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    Server Requirements

    UserFrosting makes a few assumptions about what you've got going on under the hood. We're working hard to ensure interoperability with as many different server and operating system technologies as possible. But, please realize that there are hundreds of possible web server technologies out there, with millions of different default configurations. We cannot possibly test them all, and we ask that you be patient if something goes wrong when you're first getting started. Check the troubleshooting guide first, then submit a detailed bug report with specific information about your server configuration and the error.

    The "gold standard" environment for successfully running UserFrosting is on Mac OSX with XAMPP installed.

    However in general, UserFrosting should behave nicely if you have:

    • An Apache server with the mod_rewrite module installed and enabled.
    • PHP version 5.4 or higher.
    • MySQL server version 4.1.3, with PDO database connections enabled.

    Other things to consider:

    Local Development Environment

    Think about this for a second: how do you test your code as you are writing it?

    If your answer is, "I write it in (insert name of text editor here), upload it to my hosting account, and then view the page," then you deserve to have your face smeared with honey and buried neck-deep next to an anthill. Haha, just kidding. But seriously, your life will be so much better if you always develop and test your code locally before you upload it to your hosting server.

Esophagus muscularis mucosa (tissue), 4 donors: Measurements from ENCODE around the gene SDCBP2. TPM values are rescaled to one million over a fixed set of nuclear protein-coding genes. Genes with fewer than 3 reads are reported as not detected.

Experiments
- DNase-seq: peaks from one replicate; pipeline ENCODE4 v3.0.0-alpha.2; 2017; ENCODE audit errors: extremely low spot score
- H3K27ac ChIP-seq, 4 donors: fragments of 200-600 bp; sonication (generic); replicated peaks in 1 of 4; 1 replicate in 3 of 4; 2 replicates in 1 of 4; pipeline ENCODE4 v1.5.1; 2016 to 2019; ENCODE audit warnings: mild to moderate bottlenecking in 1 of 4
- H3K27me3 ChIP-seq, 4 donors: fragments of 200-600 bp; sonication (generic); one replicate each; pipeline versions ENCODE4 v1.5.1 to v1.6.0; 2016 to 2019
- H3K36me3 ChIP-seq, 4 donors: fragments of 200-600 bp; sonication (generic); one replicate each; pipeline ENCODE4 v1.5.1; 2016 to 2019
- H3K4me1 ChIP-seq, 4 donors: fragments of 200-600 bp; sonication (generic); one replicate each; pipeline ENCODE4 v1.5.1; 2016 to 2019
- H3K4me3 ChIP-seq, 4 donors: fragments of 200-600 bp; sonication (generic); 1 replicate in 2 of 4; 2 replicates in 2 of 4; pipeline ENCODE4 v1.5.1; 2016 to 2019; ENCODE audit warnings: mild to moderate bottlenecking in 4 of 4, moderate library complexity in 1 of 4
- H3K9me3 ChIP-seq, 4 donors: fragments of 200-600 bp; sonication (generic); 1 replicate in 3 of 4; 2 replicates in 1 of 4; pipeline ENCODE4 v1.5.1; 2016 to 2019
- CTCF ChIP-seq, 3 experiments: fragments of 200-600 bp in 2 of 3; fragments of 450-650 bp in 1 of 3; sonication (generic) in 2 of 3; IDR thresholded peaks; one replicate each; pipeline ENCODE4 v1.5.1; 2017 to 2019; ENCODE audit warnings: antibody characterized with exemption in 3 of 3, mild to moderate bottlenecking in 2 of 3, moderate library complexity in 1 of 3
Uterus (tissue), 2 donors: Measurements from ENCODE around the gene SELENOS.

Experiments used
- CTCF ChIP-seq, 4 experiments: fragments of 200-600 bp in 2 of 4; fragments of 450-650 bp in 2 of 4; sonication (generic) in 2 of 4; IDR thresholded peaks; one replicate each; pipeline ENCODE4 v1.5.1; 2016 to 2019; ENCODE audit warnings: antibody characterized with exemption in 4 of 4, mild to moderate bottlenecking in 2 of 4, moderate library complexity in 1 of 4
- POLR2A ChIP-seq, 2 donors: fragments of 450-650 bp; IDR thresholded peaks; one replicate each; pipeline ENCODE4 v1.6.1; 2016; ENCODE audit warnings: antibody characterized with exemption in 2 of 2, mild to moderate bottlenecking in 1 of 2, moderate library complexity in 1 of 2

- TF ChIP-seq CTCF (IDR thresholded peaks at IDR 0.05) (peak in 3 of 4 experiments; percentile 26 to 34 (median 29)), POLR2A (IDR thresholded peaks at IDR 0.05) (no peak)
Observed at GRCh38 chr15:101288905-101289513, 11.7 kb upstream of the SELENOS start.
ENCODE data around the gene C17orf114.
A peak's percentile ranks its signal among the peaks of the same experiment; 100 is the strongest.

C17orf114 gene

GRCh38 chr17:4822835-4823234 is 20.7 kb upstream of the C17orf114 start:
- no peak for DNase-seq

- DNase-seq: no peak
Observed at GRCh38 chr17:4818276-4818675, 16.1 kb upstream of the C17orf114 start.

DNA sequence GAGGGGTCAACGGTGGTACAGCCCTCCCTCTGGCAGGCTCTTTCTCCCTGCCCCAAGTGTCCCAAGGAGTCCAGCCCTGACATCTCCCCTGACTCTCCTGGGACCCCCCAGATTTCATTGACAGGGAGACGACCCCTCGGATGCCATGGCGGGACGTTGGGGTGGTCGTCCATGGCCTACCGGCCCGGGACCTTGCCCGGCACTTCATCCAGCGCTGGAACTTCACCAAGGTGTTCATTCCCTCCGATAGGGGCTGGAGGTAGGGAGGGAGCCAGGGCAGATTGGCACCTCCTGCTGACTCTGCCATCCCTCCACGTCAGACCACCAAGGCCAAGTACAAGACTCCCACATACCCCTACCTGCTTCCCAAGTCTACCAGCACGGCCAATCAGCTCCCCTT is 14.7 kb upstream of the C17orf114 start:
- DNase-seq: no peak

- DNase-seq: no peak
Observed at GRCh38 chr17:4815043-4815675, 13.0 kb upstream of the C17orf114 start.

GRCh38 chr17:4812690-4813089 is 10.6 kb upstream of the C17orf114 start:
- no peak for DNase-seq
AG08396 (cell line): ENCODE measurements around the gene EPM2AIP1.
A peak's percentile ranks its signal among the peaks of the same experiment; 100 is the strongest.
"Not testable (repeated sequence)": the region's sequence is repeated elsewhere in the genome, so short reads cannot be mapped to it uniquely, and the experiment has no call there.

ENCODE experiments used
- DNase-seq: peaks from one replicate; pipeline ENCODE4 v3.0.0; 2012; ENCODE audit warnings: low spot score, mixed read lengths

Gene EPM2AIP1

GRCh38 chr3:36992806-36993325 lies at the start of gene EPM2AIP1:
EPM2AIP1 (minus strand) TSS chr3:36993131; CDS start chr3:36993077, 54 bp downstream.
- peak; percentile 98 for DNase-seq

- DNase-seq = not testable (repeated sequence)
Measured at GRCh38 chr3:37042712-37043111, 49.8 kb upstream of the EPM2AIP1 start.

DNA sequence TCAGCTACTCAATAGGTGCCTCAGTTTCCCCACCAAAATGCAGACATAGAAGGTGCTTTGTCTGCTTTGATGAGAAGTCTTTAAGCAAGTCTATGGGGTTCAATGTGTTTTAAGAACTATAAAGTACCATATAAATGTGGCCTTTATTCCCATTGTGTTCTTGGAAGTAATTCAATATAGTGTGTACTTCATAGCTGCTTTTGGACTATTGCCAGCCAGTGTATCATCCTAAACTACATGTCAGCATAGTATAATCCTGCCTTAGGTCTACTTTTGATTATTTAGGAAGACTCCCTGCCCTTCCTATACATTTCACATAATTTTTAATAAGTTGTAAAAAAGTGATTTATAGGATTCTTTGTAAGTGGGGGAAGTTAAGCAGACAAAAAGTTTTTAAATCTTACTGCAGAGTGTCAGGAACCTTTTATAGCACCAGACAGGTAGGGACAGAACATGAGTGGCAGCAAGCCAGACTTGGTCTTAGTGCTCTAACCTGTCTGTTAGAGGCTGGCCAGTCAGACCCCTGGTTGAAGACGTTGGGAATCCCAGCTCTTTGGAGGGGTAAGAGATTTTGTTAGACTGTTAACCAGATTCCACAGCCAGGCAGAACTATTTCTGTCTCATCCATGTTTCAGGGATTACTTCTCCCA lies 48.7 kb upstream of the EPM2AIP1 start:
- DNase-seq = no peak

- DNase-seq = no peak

It takes about 5 minutes to install and configure a full-stack development server (Apache+PHP+MySQL) on your computer, and it will make your life so much better. You won't have to worry about accidentally exposing sensitive information (passwords, accounts, etc) on the public web, and you won't have to spend time uploading your files each time you want to test a new line of code. I prefer XAMPP.

    URL Rewriting

    UserFrosting relies on URL rewriting, which allows us to have URLs that/look/like/this instead of looking/like_this.php. In Apache, this is handled by the mod_rewrite module. Unfortunately, even today in {{ site.time | date: '%Y' }}, there are still many web servers that do not have this module enabled or properly configured. If UserFrosting isn't working with your GoDaddy or Jimbo's Ostrich Farm and Web Hosting shared hosting account, chances are that the problem can be tracked down to an issue with URL rewriting.


    We do not yet "officially" support nginx, but we hope to soon. In the mean time, you can try the suggested nginx configuration file for Slim (which UserFrosting is built on).

    Other Development Tools